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Over Easy: New jobs for the Town Meeting ballot

  • Dan Mackie (Courtesy photograph)

For the Valley News
Published: 2/26/2021 9:55:45 PM
Modified: 2/26/2021 9:55:44 PM

It’s been a year under COVID-19 protocols and it feels like two, maybe three. But I received my first vaccine shot a couple of weeks ago and my new best friends, antibodies, should be ready to spring into action if duty calls.

The New Hampshire vaccine sign-up, against all my expectations, went pretty smoothly. On the night when the invite went out for those over 65, I checked my email before going to bed at a shockingly late hour — around 10. Jumpy and mistake-prone as a cat on a computer keyboard, I signed up myself and my wife, Dede.

I got a wonky appointment for my second dose, around eight weeks after the first, but I called 211 a couple days later and a friendly human being straightened it out. Just as upbeat were the National Guardsmen who smiled and gave us shots at the Armory in Lebanon. We couldn’t thank them enough, but we tried.

Let’s hope better days are ahead. So, it happens, is Town Meeting. It’s time to turn our thoughts to local government. A lot of us have neglected it, what with the brutal fiasco in Washington that threatened democracy. It makes road paving seem like small potatoes — until a pothole encounter sends hot coffee toward your lap. Then it’s a hot potato!

I wonder how local government can adjust to the “new normal.” Small towns used to have minor jobs like Hog Reeves or Weigher of Coal, but I think they have mostly faded away. Nobody reeves much anymore, and you’re on your own with all things bituminous.

I noted in the 2019 Hartland Town Report that the Fence Viewer position was vacant. I don’t know if everything’s gone digital, or people demand more excitement in their work. There are certain days when viewing a fence is about all I can handle in terms of productivity.

Still, in 2021 there are new challenges to be met, and new town jobs could help meet them. Any community could use a Netflix Coordinator, since the downside of so many online viewing choices is that you can spend your whole evening deciding what to watch.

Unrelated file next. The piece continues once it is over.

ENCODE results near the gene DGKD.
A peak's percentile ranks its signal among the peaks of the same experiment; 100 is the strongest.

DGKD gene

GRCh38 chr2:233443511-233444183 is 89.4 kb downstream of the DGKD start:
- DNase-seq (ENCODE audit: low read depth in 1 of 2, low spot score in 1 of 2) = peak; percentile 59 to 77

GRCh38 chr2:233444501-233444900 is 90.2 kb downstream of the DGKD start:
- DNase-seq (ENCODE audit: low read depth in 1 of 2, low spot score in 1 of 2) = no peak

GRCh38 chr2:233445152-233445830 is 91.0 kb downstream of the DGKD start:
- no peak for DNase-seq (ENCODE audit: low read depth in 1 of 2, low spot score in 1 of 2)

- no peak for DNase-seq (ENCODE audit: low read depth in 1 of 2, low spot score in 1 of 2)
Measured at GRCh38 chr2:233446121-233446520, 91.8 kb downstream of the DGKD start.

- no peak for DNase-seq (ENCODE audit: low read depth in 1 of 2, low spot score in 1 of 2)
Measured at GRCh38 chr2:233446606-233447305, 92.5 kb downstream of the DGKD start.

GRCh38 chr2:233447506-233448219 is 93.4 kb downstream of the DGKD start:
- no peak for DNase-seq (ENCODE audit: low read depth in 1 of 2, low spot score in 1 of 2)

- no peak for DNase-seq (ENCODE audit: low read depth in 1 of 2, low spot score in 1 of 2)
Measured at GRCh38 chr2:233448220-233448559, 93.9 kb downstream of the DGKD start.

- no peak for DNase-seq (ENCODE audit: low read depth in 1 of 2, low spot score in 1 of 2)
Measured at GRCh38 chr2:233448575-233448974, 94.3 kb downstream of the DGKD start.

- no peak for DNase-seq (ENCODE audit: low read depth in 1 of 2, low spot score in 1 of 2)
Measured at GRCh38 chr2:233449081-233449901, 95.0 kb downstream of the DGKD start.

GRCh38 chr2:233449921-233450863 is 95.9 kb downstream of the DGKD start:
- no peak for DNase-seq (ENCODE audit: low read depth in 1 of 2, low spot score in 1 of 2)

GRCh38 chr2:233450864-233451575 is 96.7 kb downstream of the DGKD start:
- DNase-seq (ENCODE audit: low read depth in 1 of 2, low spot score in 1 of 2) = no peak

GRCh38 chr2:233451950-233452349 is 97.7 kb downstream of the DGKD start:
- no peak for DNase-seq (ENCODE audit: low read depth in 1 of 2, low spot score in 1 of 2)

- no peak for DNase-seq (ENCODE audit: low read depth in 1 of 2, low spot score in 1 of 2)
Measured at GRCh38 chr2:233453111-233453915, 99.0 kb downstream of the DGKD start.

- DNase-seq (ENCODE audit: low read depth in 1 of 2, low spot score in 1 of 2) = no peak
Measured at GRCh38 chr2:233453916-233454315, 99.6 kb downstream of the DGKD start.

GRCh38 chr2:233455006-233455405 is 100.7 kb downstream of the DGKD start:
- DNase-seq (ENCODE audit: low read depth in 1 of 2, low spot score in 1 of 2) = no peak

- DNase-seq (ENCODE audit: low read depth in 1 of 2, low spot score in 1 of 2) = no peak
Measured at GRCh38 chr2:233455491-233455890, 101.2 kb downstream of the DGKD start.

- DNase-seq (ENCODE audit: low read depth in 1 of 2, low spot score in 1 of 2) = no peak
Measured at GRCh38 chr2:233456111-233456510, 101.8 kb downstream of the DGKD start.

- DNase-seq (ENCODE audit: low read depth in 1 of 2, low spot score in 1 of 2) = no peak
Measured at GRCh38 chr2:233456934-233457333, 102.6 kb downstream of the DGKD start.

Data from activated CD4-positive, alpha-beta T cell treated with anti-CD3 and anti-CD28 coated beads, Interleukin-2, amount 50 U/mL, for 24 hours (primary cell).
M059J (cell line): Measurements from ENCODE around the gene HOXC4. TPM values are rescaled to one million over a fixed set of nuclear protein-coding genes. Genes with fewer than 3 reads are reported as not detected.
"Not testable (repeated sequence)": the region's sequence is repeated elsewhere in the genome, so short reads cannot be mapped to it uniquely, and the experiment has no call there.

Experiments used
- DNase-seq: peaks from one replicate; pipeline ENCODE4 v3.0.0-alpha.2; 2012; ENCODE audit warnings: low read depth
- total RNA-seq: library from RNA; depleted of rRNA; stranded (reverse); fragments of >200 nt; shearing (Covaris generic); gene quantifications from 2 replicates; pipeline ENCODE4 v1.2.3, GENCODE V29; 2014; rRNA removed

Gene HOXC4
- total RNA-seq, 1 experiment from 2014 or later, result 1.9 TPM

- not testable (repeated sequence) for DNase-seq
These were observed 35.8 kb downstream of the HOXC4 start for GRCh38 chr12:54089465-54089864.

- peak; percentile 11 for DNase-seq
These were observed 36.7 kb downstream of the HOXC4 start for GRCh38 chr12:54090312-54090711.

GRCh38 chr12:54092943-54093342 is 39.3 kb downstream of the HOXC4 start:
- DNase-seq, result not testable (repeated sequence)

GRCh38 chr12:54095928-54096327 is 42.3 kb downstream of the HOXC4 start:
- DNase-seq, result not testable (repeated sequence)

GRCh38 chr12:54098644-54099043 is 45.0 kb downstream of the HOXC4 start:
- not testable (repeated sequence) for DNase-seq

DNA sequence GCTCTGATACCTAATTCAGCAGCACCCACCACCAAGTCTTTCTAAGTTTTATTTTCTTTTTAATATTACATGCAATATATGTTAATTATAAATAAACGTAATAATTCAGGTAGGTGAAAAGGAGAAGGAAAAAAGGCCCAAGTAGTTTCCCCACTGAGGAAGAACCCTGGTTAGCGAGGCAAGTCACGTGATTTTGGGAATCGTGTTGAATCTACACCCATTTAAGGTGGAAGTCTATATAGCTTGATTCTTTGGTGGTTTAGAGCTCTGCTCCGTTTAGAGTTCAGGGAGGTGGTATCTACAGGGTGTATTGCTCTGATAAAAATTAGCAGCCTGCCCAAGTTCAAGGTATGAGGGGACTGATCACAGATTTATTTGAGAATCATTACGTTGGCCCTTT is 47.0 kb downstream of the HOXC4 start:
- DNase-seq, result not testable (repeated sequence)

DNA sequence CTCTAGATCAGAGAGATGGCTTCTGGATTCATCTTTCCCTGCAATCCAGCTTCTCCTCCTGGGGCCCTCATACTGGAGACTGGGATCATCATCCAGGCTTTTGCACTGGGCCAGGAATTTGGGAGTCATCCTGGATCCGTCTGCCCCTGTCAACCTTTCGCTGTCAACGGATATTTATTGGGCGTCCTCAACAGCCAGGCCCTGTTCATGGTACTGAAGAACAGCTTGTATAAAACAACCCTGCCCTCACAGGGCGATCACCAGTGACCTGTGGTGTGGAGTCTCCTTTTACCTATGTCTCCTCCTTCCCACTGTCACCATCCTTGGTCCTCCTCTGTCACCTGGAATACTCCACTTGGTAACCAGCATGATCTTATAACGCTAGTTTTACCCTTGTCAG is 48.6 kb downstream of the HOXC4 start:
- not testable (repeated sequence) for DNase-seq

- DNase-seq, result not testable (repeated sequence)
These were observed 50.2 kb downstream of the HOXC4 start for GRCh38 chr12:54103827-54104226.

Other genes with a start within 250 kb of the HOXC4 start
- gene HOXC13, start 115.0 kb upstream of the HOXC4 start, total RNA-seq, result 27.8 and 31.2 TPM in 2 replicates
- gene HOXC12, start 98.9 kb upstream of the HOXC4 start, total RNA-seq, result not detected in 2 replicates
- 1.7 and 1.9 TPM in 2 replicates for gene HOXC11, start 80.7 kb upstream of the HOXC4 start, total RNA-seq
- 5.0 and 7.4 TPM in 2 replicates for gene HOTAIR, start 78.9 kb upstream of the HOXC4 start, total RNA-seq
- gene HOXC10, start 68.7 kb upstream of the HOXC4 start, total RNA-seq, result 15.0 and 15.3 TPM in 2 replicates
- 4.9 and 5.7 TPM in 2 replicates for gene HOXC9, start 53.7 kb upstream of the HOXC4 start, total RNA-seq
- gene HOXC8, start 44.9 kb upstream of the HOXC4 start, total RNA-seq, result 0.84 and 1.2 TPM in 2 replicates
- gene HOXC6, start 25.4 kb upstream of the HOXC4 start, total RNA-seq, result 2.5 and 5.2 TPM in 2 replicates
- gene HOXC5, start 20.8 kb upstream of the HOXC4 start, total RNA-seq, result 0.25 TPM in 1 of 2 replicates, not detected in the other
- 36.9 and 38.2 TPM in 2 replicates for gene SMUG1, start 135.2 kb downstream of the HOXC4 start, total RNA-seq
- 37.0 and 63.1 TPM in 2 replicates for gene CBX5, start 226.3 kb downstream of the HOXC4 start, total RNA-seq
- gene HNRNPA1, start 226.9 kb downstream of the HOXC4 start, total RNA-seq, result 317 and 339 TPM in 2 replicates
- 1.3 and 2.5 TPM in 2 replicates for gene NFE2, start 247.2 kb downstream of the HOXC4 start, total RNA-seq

Here in Lebanon, I’d welcome a Winter Sidewalk Inspector. Although I appreciate that the city plows the sidewalks, sometimes a quick freeze makes snow and ice on walkways look like something the glaciers dragged in. Some other ideas:

Mask Inspector: There’s been some sloppy mask-wearing hereabouts, particularly by men who can’t keep their mask from slipping below their nose as they talk. Male mask droop is a serious condition. Ask your doctor.

Keeper of Distances: Working in conjunction with the Mask Inspector, the Keeper of Distances would promote wider understanding of what constitutes 3 and 6 feet. Since hitting people with yardsticks is not an option, positive motivation would be used.

Solicitor of Trader Joe’s: Recent online comments suggest that life in the Upper Valley won’t be complete until we entice a Trader Joe’s to grace our local economy. A solicitor would be sure to impress CEO Joe. If only one life is made perfect by Trader Joe’s own Teeny Tiny Avocados, Dark Chocolate Peanut Butter Cups or Mandarin Orange Chicken, the effort will be worth it.

Listserv Liaison: Local listservs offer much rumor, speculation and misinformation about official happenings. Since many people would rather post questions than call town hall for information, a liaison could step into the fray. (This might merit hazardous duty pay.)

Town Know-it-All: There can only be one per community operating in an official capacity. Having too many know-it-alls causes confusion when they work at cross-purposes.

Evaluator of Relationships: Many have had to spend so much time together that even otherwise happy relationships are strained. The Evaluator of Relationships could mediate issues that have become potentially catastrophic, such as chewing too loudly at the dinner table.

Discerner of Blunders: Before individuals — or even institutions — take action, they could lean on the wise counsel of the Discerner of Blunders. Say you’re thinking of filing a civil suit against the kid who cuts across your lawn. The discerner might ask, “How would this look in the newspaper?” Not that I want to discourage juicy news content, but think before you see it in ink.

Explainer of Trends: As the Upper Valley population grows older, many of us need help in understanding how the newest technology works, or what rappers we should be following, if any. If the cities and towns could appoint some savvy 15-year-old to guide us, it would be a great help.

The Explainer could start with elucidating why Trader Joe’s is so key to the pursuit of happiness. He or she could hold court about air fryers and insta-pots — and the wonders of 5G networks.

“Kombucha and You” seminars could be held, or “The complete guide to muting your mic in a Zoom session.” He or she might help residents find better phone plans or program smartwatches. If these aren’t essential services in 2021, I don’t know what is.

Dan Mackie lives in West Lebanon. He can be reached at dan.mackie@yahoo.com.




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